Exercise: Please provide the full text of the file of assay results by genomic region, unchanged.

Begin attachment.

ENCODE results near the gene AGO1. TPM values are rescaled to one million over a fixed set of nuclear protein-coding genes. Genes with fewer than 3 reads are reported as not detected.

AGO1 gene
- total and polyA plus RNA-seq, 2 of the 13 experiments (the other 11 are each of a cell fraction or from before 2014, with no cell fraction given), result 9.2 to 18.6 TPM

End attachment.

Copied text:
ENCODE results near the gene AGO1. TPM values are rescaled to one million over a fixed set of nuclear protein-coding genes. Genes with fewer than 3 reads are reported as not detected.

AGO1 gene
- total and polyA plus RNA-seq, 2 of the 13 experiments (the other 11 are each of a cell fraction or from before 2014, with no cell fraction given), result 9.2 to 18.6 TPM